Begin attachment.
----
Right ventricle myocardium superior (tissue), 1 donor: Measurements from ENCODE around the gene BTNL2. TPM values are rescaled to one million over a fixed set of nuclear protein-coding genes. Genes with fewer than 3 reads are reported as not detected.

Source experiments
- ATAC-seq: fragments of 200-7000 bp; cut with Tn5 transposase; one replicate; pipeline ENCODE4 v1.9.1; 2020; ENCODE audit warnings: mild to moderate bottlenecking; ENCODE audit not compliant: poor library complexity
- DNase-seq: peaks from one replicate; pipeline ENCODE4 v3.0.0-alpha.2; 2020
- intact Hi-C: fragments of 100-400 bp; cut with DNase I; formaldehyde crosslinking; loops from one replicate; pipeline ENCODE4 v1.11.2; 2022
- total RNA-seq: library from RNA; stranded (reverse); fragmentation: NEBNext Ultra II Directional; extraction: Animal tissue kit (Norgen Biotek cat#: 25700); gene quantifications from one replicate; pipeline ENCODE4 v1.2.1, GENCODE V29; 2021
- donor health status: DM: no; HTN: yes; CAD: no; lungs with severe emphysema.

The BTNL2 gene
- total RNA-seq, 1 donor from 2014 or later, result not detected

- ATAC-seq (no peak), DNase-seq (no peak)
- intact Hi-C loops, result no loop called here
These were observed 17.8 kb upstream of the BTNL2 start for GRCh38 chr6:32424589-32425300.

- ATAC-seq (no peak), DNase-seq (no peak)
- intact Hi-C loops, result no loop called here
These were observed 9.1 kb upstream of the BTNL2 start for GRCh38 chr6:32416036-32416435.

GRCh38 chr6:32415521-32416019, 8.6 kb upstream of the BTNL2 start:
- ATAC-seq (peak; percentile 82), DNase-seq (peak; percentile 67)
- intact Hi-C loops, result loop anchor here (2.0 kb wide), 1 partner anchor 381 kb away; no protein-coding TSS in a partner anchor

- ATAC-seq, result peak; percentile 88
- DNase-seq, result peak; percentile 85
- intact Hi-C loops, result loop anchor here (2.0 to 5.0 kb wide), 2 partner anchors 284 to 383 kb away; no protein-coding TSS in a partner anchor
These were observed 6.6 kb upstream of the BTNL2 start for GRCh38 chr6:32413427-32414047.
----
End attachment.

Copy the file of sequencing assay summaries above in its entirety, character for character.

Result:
Right ventricle myocardium superior (tissue), 1 donor: Measurements from ENCODE around the gene BTNL2. TPM values are rescaled to one million over a fixed set of nuclear protein-coding genes. Genes with fewer than 3 reads are reported as not detected.

Source experiments
- ATAC-seq: fragments of 200-7000 bp; cut with Tn5 transposase; one replicate; pipeline ENCODE4 v1.9.1; 2020; ENCODE audit warnings: mild to moderate bottlenecking; ENCODE audit not compliant: poor library complexity
- DNase-seq: peaks from one replicate; pipeline ENCODE4 v3.0.0-alpha.2; 2020
- intact Hi-C: fragments of 100-400 bp; cut with DNase I; formaldehyde crosslinking; loops from one replicate; pipeline ENCODE4 v1.11.2; 2022
- total RNA-seq: library from RNA; stranded (reverse); fragmentation: NEBNext Ultra II Directional; extraction: Animal tissue kit (Norgen Biotek cat#: 25700); gene quantifications from one replicate; pipeline ENCODE4 v1.2.1, GENCODE V29; 2021
- donor health status: DM: no; HTN: yes; CAD: no; lungs with severe emphysema.

The BTNL2 gene
- total RNA-seq, 1 donor from 2014 or later, result not detected

- ATAC-seq (no peak), DNase-seq (no peak)
- intact Hi-C loops, result no loop called here
These were observed 17.8 kb upstream of the BTNL2 start for GRCh38 chr6:32424589-32425300.

- ATAC-seq (no peak), DNase-seq (no peak)
- intact Hi-C loops, result no loop called here
These were observed 9.1 kb upstream of the BTNL2 start for GRCh38 chr6:32416036-32416435.

GRCh38 chr6:32415521-32416019, 8.6 kb upstream of the BTNL2 start:
- ATAC-seq (peak; percentile 82), DNase-seq (peak; percentile 67)
- intact Hi-C loops, result loop anchor here (2.0 kb wide), 1 partner anchor 381 kb away; no protein-coding TSS in a partner anchor

- ATAC-seq, result peak; percentile 88
- DNase-seq, result peak; percentile 85
- intact Hi-C loops, result loop anchor here (2.0 to 5.0 kb wide), 2 partner anchors 284 to 383 kb away; no protein-coding TSS in a partner anchor
These were observed 6.6 kb upstream of the BTNL2 start for GRCh38 chr6:32413427-32414047.